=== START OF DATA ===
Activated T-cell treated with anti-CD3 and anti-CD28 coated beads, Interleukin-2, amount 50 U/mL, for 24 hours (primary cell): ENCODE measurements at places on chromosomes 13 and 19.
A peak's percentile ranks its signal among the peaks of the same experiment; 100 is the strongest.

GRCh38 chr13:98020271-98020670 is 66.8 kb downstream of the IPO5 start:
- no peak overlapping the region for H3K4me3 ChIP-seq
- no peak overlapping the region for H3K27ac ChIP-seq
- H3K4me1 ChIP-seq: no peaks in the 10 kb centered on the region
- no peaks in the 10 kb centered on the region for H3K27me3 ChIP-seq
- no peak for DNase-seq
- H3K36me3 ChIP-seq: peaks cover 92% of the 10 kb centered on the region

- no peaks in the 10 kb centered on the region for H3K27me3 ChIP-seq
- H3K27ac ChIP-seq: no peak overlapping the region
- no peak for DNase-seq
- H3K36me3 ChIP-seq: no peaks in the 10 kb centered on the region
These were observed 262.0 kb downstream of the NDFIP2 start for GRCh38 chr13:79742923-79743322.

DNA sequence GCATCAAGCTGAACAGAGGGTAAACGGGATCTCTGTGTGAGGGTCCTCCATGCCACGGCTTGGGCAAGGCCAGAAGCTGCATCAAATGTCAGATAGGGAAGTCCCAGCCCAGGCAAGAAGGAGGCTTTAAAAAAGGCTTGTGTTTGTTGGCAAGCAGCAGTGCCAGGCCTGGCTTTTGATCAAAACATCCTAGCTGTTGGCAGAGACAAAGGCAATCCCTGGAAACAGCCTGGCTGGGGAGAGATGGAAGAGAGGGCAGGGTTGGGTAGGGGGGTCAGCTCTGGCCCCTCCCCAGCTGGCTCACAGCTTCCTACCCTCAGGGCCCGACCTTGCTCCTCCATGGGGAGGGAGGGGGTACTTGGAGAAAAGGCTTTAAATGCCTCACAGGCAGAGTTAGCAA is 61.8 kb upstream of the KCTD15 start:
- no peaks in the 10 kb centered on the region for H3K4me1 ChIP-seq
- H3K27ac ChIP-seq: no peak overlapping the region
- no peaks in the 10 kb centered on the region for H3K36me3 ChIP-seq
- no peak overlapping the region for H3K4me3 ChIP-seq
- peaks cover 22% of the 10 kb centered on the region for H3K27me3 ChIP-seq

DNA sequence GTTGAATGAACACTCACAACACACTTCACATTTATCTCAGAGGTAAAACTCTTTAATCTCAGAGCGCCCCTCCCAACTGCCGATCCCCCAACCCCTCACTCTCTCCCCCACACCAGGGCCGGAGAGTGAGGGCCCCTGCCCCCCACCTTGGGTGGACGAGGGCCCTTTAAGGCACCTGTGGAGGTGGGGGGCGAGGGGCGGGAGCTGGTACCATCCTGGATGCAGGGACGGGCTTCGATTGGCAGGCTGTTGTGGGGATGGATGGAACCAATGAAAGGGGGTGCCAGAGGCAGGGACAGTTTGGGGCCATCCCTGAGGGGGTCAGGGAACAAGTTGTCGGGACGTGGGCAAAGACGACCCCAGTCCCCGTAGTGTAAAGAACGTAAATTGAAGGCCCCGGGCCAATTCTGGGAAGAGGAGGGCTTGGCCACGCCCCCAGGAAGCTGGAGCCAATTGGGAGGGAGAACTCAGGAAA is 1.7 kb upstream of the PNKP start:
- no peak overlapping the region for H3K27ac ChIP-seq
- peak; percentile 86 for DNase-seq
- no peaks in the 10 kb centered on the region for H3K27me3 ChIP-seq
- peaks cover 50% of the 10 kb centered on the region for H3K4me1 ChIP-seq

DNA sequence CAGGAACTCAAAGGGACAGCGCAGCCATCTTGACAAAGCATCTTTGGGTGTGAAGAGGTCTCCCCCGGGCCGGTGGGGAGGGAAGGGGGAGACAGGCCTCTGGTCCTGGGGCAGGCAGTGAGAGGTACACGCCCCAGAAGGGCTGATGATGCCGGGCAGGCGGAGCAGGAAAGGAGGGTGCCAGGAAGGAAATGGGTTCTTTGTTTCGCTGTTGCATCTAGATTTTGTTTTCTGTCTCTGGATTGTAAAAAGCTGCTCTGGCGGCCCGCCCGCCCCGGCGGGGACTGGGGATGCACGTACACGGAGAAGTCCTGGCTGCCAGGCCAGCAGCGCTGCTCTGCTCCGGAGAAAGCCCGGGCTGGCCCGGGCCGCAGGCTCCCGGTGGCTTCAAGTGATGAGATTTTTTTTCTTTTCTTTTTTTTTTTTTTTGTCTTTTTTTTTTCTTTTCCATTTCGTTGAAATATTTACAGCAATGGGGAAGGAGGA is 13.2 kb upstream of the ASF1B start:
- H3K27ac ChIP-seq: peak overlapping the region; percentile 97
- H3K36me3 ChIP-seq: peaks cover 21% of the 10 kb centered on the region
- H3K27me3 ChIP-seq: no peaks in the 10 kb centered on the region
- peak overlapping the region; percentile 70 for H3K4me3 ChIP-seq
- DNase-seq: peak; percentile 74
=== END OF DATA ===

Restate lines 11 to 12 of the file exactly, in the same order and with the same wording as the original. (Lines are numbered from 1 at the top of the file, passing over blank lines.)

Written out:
- H3K27ac ChIP-seq: no peak overlapping the region
- no peak for DNase-seq